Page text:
Piet Retief moving from Winburg stayed along the flatter more level areas not to exhaust his animals. Once past Bethlehem he stuck to the Langeberg Range of Mountains via Kestell towards Kerkenberg. During those days a team of oxen pulling a oxwagon could only cover about 24 km. per day, and keep it up for three days when they had to rest again for a couple of days.
About a year later he was followed by Piet Uys. It seems he was in a great hurry to catch up with Piet Retief. To save time and distance he trekked from the Cape along the Rooi Berge staying just this side of the that time Basotholand. He went through Slabbertsnek where he stayed over a while at the now known Uys Kuile (Uys Pools). Due to the fact that he was in a hurry he had chosen a difficult travel route with many up hills and sharp declines. With the result that when he reached Learkoppie (present farm of the De Leeuw’s) his oxen were totally exhausted, and he had to camp for a number of months (about 5 months) to give his oxen time to recover and build up there strength. (UP TILL THIS DATE IT STILL COULD NOT BE PROVEN BEYOND ANY DOUBT THAT IT WAS PIET UYS WHO CAMPED AT LAER KOPPIE).
Fact is that everything points to the theory that it could be Piet Uys. Unfortunately very few people living today can justify or stand in for the truth on the above.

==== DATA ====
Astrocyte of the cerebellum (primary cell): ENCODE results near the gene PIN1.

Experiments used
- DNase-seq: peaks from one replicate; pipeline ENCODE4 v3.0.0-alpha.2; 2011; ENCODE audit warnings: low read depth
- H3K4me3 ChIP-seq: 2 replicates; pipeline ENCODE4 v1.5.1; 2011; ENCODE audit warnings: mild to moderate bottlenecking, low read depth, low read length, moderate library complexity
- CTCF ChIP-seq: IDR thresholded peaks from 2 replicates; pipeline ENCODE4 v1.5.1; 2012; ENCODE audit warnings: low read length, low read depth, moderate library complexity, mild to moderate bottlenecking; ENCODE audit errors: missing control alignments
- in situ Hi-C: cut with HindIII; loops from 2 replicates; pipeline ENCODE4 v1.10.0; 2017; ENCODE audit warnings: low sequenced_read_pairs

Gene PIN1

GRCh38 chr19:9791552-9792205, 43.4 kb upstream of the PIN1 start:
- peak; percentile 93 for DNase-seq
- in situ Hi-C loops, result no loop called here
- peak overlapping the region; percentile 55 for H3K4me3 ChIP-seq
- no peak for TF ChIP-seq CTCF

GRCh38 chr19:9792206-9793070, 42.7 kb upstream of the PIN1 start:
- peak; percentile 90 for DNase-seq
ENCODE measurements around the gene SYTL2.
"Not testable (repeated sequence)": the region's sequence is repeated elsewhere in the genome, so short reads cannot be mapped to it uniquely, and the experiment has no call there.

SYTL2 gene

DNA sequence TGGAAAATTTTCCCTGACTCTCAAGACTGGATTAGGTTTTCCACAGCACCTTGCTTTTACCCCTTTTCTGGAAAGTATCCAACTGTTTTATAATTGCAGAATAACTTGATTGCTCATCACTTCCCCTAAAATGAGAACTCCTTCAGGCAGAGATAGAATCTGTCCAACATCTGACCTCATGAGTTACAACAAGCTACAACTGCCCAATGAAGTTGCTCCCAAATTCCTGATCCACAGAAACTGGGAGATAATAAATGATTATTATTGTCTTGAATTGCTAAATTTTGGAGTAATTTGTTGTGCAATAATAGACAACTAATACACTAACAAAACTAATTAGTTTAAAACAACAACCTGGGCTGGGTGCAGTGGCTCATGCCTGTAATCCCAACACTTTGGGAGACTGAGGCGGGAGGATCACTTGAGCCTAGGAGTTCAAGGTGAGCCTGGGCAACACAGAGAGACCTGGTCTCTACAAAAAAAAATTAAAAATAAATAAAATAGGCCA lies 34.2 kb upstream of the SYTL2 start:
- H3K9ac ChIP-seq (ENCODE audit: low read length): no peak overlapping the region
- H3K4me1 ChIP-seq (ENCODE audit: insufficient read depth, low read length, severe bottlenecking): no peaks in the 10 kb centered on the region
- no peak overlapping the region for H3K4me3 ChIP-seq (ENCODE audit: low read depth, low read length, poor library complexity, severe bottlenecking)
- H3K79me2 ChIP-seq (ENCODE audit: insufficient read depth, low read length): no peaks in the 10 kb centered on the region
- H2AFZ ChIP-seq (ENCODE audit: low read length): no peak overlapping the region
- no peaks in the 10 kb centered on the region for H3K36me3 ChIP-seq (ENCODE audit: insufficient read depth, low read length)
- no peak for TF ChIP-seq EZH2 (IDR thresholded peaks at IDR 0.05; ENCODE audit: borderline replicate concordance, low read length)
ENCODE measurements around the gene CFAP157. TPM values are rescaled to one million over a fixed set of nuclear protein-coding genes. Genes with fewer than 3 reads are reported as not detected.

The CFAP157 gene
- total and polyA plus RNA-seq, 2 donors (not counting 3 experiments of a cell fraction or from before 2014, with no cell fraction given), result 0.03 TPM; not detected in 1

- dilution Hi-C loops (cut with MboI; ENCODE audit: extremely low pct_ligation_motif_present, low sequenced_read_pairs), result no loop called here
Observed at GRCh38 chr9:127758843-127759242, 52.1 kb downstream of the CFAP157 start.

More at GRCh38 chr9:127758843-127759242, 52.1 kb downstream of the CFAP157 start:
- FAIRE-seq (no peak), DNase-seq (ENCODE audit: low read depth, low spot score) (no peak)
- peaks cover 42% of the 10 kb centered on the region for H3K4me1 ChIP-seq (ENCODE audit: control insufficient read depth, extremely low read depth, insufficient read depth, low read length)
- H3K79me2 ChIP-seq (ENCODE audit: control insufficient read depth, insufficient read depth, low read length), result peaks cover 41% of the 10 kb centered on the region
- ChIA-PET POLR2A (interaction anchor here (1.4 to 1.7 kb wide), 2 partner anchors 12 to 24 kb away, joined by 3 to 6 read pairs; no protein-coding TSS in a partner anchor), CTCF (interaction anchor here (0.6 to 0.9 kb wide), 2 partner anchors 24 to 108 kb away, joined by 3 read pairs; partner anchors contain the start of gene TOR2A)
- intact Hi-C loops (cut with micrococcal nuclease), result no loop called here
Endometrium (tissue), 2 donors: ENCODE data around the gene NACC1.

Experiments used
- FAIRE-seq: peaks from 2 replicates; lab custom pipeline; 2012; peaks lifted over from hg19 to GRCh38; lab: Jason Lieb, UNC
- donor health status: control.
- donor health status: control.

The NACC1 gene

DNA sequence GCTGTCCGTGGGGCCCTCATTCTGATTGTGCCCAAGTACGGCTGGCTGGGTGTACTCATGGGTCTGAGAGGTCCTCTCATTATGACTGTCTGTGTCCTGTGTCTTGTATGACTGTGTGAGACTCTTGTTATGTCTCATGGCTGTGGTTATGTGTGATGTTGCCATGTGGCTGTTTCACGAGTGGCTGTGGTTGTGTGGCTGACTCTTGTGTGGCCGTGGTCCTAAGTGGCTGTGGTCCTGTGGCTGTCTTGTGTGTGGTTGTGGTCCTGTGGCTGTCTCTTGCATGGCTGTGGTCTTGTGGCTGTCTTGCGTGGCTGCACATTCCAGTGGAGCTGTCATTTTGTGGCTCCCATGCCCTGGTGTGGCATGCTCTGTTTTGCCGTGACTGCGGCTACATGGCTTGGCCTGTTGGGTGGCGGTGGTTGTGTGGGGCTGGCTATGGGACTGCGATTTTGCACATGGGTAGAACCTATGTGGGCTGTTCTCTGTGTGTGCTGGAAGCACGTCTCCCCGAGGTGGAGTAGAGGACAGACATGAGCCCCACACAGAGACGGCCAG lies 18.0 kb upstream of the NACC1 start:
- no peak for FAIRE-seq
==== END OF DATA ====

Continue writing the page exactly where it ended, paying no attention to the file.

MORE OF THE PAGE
During the time that the Voortrekkers camped at Laer Koppie 9 oxwagon were send to the Golden Gate, Clarens Valley to go hunting. Four days later the wagons were back fully shot to capacity with game. While the lager was encamped in that area the Voortrekkers did many exploring trips, with the result that when the trek left for Natal the Van Der Linde family stayed behind and decided not to go any further. They settled at the ruins as we know it today. (Looking at the Map of Boshoek it is interesting that the part occupied by the ruins about 5 Ha has it’s own registration named Monument). Should one pay more attention at the first ruin near the large Bluegum tree you will see a typical Voortrekker house with two rooms only. With a dinning room/living room on the one side and a bedroom on the other side. Those days the women did not have a kitchen area they normally cooked under the oxwagon which was close at hand near the House under a tree. Always packed with pots and pans and always ready to roll should need be. This oxwagon also served the purpose of being the bedroom for the children. The families were large from 9 to 14 children.